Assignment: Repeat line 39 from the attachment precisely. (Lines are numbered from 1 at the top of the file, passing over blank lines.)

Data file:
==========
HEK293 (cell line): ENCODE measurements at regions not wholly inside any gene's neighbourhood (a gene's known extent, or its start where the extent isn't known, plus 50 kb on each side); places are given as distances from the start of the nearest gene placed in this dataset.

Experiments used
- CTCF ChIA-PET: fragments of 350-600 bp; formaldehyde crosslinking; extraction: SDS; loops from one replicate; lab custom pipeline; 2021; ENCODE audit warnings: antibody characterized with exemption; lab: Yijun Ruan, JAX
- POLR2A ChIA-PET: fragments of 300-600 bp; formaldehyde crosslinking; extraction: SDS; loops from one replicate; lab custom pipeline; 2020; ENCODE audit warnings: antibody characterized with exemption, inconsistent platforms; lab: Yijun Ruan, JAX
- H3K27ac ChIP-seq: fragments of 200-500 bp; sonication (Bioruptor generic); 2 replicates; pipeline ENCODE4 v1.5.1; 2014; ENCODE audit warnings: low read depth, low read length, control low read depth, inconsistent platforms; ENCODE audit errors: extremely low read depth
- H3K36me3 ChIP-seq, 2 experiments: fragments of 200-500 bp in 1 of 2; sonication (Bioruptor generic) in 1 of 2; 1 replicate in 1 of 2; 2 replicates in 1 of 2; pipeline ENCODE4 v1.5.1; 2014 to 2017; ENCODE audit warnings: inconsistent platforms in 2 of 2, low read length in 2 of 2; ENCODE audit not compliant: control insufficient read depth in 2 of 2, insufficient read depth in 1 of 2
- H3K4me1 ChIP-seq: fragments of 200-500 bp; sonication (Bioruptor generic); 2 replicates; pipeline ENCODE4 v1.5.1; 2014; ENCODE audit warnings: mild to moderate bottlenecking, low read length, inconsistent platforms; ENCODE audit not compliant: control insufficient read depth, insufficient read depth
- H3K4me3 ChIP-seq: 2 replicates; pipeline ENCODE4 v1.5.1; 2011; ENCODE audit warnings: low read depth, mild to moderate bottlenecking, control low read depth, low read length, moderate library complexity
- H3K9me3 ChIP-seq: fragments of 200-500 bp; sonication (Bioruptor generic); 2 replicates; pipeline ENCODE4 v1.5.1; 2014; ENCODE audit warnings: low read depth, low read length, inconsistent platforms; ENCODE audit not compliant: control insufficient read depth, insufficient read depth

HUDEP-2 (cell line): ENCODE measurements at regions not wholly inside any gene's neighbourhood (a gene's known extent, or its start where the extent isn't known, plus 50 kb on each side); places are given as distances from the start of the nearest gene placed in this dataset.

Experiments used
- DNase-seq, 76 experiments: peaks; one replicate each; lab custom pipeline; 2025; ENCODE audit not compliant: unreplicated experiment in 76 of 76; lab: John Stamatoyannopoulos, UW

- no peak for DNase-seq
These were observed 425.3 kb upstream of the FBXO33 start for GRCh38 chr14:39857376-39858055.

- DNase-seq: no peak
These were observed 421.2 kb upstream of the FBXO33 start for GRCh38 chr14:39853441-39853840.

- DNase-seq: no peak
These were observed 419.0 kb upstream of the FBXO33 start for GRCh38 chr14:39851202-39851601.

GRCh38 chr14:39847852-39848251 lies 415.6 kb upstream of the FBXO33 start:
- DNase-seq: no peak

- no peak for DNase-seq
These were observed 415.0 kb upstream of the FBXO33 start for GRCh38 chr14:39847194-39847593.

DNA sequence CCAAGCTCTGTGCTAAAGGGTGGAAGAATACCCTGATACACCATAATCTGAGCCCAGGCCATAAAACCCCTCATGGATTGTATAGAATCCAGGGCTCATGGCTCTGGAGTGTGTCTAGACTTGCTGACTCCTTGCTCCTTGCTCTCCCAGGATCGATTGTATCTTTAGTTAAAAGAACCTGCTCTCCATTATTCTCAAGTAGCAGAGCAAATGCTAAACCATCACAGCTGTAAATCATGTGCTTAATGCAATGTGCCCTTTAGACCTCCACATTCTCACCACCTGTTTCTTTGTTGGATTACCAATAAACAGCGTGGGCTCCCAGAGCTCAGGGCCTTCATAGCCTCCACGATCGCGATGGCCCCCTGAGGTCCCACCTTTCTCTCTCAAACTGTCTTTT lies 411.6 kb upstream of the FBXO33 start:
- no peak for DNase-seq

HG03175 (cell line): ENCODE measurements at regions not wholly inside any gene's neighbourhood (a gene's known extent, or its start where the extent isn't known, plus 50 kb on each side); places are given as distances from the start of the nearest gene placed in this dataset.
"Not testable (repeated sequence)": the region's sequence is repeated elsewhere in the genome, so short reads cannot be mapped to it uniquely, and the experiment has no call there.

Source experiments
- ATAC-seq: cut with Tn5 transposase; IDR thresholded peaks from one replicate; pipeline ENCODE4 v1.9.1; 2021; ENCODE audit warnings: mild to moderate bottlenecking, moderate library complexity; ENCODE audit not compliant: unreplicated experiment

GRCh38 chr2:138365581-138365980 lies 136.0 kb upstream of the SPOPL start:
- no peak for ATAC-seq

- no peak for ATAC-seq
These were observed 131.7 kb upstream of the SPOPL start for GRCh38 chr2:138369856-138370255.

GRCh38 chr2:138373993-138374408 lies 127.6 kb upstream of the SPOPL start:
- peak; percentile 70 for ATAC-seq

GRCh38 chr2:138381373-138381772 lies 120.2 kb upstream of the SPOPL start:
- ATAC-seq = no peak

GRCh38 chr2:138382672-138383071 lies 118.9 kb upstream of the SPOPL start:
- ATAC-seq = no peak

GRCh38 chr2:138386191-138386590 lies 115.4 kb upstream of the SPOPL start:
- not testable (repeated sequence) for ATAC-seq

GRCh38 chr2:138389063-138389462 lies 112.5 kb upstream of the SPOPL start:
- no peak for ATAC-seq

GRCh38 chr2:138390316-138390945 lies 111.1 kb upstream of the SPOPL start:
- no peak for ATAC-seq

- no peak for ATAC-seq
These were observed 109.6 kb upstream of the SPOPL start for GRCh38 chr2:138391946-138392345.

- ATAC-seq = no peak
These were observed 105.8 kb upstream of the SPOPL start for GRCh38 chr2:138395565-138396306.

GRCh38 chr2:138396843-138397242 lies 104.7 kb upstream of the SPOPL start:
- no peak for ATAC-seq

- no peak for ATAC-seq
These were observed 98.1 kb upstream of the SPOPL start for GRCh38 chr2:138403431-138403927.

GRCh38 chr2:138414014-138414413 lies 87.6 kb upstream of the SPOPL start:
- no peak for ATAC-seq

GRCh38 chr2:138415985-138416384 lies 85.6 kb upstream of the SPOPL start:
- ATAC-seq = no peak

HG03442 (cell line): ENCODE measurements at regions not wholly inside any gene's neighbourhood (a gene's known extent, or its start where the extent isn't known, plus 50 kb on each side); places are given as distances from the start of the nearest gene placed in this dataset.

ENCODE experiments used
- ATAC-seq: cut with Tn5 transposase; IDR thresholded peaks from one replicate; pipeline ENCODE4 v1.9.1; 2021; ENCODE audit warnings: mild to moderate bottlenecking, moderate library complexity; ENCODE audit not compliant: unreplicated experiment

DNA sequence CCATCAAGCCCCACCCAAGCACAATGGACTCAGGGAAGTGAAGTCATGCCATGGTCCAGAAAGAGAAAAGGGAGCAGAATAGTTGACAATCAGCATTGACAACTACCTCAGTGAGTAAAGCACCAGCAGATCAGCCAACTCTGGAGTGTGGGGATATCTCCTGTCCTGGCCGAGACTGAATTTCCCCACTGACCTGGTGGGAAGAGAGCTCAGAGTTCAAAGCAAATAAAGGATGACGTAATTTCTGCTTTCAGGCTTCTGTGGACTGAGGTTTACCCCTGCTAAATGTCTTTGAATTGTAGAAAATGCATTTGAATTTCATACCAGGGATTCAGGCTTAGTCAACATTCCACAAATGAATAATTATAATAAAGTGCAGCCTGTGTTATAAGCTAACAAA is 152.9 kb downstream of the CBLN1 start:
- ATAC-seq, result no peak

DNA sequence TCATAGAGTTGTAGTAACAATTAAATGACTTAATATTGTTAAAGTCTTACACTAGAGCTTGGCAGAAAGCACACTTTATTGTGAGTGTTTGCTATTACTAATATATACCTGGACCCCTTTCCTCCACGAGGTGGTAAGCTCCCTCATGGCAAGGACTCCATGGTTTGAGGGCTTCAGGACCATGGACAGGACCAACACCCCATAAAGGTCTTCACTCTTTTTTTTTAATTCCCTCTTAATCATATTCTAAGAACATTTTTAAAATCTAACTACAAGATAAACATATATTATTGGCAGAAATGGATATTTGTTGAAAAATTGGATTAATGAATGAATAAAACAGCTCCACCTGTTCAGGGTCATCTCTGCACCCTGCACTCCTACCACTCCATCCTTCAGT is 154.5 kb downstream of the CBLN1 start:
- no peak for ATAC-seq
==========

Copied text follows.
GRCh38 chr2:138386191-138386590 lies 115.4 kb upstream of the SPOPL start: